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The Academy for Science and Freedom, at Washington’s Hillsdale College, is expected to be running within months, tramadol dxm with the aim of combatting “the recent and widespread abuses of individual and academic freedom made in the name of science”.

Professors Martin Kulldorff and Jay Bhattacharya who are involved in the academy were two of the three creators of the Great Barrington Declaration, which called for a focussed protection approach to Covid rather than blanket restrictions.

Both men faced heavy criticism for the proposal, with trolls branding them ‘alt-right’ and even ‘climate change deniers’.Harvard’s Prof Kullfdorff suggested a “cartel system” had seized control of scientific debate, resulting in scientists being too scared to speak against the then-accepted narrative.

“No scientists have a monopoly on the truth”, added Prof Bhattacharya, of Stanford University.

He said: “The level of suppression of freedom of discussion has been a shock to me during the pandemic. “Big tech and the government have worked together to ensure voices were suppressed. “Many scientists remain silent for fear of being smeared.”

Sir Jeremy Farrar – director of the Wellcome Trust and a senior Sage member – claimed in a recent book that government adviser Dominic Cummings “wanted to run an aggressive press campaign against those behind the Great Barrington Declaration and others opposed to blanket Covid-19 restrictions”.

Prof Kulldorff added: “Our focus is on the scientific community and our goal is to inform how science operates so we don’t have the current cartel system in which small groups control us.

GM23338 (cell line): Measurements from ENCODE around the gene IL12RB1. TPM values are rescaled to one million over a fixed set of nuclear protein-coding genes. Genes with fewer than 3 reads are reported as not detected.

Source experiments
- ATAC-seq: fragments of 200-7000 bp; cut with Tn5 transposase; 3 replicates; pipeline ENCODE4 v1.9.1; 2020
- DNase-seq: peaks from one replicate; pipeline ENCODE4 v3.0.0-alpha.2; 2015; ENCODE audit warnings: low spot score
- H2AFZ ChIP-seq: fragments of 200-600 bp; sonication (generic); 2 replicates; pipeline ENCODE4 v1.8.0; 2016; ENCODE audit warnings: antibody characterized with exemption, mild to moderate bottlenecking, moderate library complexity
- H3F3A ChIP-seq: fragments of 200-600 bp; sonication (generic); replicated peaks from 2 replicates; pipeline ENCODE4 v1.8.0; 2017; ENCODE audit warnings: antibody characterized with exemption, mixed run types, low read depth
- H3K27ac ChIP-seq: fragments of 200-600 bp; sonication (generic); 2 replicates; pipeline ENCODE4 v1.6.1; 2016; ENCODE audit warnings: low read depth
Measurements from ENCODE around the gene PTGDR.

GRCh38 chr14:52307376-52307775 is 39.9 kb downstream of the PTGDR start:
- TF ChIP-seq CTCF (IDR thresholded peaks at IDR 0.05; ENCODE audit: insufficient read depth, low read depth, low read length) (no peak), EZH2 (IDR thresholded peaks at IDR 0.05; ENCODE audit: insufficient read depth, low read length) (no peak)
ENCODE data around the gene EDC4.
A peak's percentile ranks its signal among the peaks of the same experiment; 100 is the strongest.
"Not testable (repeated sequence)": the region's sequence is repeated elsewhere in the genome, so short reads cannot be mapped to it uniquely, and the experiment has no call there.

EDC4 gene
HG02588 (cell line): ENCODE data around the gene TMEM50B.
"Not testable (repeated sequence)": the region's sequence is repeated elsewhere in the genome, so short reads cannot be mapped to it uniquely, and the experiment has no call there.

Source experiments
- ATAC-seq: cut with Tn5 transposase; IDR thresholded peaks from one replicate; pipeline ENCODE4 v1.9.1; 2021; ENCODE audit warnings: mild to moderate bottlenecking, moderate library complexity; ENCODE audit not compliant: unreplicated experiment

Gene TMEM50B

“At the moment scientific debate is controlled and we want to reform how science is funded including promotions and publications.”

Oxford University’s Professor Carl Heneghan called for tech to be regulated by an independent arbitrator to prevent the suppression of scientific debate.

Prof Heneghan, Director of the Centre for Evidence Based Medicine, experienced censorship first-hand during the pandemic.

In November 2020, Facebook slapped a ‘false information’ warning on link to an article he had written on facemasks with colleague Dr Tom Jefferson, and last March, twitter temporarily suspended his account after putting a ‘fake news’ warning on an article he wrote suggesting Britain’s coronavirus death toll may be lower than thought.

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He added: “Not all people get the same violations on Twitter taken down, but one person can so there must be people amplifying complaints saying, I don’t like their message so let’s target these individuals. And then Twitter respond: “we’ve got complaints. It meets an algorithm. Let’s take it down.” 

He said social media should be overseen by an independent organisation similar to the Independent Press Standards Organisation which regulates press complaints: “I’m not worried about myself, I’m worried about the basic principle that you can manipulate facts and information to suit a particular ideology, particular morals or particular issues that you think are correct. That is a huge problem. 

“What is a social media entity? Is it news? Because if it’s news, it can have editorial decisions about what it does and doesn’t publish.

Or is it a social media platform where it’s a host for information? If the latter it doesn’t need any regulation. But it does operate a bit like the press because it wants to have editorial decisions over what is and isn’t published. Therefore I think it could be overseen by a body a bit like IPSO, which has an ability to look at a complaint and decide whether it is upheld.”

His comments come as billionaire Elon Musk put his £35bn takeover of Twitter “temporarily on hold” over concerns about the number of spam and fake accounts on the social media platform. The controversial entrepreneur, a self-described “free speech absolutist” has said that he wants to acquire Twitter to defend freedom of speech. 

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